Economist Edmond Seifried, an expert witness, projected decedent's lost lifetime income to be $146,577. Seifried's estimate was figured on decedent's age, the minimum wage ($2.65 an hour), a 40-hour week for a 50-week year, a 6% annual inflation/production increase, plus the assumption decedent would live to be 65 years old.

Defendant elicited testimony from Mrs. Gilley that decedent had given her only $33 for support of the child between late November, 1976, and the time of decedent's death in March, 1977.

The trial court, at the conclusion of the evidence, ruled that plaintiff had shown as a matter of law that Richard Dean Gilley was the son of the decedent Ricky Dean Martin.

The jury returned a verdict for the plaintiff, setting the damages at $50,000, from which would be deducted funeral expenses of $2,350.14 before payment to Richard Dean Gilley, the sole beneficiary. Judgment was entered on the verdict, and the case is before this court on these issues:

I. Did the trial court err in ruling as a matter of law that Richard Dean Gilley was the sole beneficiary?

II. Did the trial court err in permitting Regina Allen Gilley to testify to non-access of her husband?

III. Was it error to admit the paternity statements, written and oral, of the putative father, Ricky Dean Martin?

IV. Was a prior inconsistent statement of the mother admissible?

V. Was error committed in permitting the economist to testify?

*106 VI. Was the jury properly instructed as to the measure of damages?


We believe that the issue of paternity was one for resolution by the jury and that the trial court erred in ruling on the issue of paternity as a matter of law.[1]

In the case of Carroll v. Sneed, 211 Va. 640, 643, 179 S.E.2d 620, 622 (1971), this court said:

It has been argued that interpreting the wrongful death act to include illegitimate children as beneficiaries, as this Court did in Withrow v. Edwards, supra, promotes fraudulent claims and recoveries. But a person who claims to be a decedent's child has the burden of proving that the decedent was his parent. We should not assume that finders of fact will not intelligently and justly resolve issues of paternity based upon the evidence before them and guided by the law. [Emphasis supplied.]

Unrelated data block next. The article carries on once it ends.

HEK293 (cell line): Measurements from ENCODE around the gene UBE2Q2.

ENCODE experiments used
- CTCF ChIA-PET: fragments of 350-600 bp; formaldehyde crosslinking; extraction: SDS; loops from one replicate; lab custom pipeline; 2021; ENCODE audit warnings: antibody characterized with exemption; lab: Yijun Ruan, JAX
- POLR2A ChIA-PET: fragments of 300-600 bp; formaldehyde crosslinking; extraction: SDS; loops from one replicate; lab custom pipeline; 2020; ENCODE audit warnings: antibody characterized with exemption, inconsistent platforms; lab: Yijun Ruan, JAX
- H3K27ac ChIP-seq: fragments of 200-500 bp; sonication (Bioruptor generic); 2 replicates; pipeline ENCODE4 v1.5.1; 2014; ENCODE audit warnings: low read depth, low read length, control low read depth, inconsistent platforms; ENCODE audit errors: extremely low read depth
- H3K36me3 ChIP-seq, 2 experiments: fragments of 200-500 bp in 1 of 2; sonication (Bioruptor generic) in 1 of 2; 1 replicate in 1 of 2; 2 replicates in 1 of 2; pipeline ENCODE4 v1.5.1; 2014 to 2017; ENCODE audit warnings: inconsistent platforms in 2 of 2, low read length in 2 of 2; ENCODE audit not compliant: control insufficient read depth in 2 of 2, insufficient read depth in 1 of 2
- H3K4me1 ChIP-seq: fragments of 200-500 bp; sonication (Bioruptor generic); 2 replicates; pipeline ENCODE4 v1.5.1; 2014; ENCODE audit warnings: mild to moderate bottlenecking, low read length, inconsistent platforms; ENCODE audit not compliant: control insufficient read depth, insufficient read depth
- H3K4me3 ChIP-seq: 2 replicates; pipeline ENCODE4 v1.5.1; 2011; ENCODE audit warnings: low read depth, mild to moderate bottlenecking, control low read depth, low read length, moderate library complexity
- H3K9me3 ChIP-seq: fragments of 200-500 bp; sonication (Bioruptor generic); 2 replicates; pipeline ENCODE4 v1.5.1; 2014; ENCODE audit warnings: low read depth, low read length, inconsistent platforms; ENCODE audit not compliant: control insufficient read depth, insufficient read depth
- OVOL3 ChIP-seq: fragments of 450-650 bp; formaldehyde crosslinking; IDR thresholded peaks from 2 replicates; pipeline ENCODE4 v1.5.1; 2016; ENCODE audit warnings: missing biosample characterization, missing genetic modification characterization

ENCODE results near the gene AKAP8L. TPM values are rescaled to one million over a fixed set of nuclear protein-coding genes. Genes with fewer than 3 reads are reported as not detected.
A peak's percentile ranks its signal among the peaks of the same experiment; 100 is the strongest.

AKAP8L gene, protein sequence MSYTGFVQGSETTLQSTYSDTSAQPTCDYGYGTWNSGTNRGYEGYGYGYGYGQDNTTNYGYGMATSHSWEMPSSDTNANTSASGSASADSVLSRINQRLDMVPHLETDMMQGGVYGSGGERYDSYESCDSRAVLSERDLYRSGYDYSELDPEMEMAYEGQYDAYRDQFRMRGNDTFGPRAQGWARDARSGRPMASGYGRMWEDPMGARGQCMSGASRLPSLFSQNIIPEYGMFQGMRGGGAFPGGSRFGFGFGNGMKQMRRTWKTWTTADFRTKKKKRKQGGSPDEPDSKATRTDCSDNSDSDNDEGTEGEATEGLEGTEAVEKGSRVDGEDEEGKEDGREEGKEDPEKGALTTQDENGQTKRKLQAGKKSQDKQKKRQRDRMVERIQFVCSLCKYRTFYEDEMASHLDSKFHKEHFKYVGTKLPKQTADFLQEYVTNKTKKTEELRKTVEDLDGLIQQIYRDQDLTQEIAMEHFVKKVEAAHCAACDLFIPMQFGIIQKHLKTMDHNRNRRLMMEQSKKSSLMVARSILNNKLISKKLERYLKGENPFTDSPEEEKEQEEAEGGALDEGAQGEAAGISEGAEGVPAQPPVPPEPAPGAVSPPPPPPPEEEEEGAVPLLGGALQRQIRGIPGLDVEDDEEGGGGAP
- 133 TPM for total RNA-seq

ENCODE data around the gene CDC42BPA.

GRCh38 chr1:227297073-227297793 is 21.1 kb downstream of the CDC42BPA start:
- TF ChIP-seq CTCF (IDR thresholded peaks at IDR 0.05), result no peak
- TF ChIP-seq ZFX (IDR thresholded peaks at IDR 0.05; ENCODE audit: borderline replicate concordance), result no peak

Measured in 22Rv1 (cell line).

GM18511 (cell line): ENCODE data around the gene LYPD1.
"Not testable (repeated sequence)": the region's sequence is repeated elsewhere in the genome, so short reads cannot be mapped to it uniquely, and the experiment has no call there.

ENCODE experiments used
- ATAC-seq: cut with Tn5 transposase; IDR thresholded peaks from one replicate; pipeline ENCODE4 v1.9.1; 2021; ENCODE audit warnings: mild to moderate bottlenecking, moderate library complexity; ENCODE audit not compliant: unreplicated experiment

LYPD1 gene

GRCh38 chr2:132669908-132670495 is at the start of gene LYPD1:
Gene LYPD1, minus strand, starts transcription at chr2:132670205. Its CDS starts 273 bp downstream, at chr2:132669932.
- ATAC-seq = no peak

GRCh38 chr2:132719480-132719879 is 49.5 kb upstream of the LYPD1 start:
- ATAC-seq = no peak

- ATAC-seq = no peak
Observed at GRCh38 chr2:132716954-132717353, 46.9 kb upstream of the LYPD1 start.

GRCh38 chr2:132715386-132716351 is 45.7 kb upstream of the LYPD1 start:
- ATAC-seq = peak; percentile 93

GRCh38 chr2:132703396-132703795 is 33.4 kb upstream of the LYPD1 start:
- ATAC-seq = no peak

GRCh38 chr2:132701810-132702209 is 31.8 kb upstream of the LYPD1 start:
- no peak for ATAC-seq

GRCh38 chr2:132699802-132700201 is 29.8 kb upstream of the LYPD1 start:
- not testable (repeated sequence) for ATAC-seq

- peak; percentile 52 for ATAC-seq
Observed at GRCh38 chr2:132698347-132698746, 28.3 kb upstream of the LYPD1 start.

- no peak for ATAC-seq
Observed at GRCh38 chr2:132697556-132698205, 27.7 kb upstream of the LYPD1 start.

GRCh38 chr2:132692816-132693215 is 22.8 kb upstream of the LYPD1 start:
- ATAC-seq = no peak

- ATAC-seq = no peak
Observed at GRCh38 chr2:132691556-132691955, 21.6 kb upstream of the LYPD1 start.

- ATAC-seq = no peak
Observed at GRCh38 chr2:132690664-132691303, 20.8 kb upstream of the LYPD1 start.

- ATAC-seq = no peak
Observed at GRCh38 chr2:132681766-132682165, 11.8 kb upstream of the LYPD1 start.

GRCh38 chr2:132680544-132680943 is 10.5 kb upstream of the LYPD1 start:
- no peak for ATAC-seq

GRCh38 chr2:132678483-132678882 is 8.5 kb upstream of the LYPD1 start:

In the earlier case of Scott v. Hillenberg, 85 Va. 245, 7 S.E. 377 (1888), this court was called upon to resolve the issue of paternity with reference to an inheritance, it being contended by one side that the father did not have access since, at the time of the conception, he was serving outside Virginia in the Confederate Army. There the court laid down the rules for this type of controversy:

The record shows, and it is not questioned, that she was born, May 15th, 1865, of Elizabeth Hillenberg, then lawful wife of Austin Hillenberg. The presumption of law is that she was legitimate. [Citations omitted.] The presumption of legitimacy is not rebutted by proof of circumstances, which only create doubt and suspicion. To repel the presumption of legitimacy in any case, the evidence must be clear and positive.. . . `Throughout the investigation the presumption in favor of legitimacy is to have its weight and influence, and the evidence against it ought to be strong, distinct, satisfactory and conclusive.'. . . Non-access of the husband to the wife must be proved beyond all reasonable doubt. . . . The duty of the jury is to weigh the evidence against the presumption (of legitimacy) and to decide according to the preponderance.

85 Va. at 246-47, 7 S.E. at 378. See also C. Friend, The Law of Evidence in Virginia § 129 (1977); M. Marshall, J. Fitzhugh, Jr. and J. Helvin, The Law of Evidence in Virginia and West Virginia § 240 (C. Nash ed. 1954) [hereinafter cited as Nash, The Law of Evidence].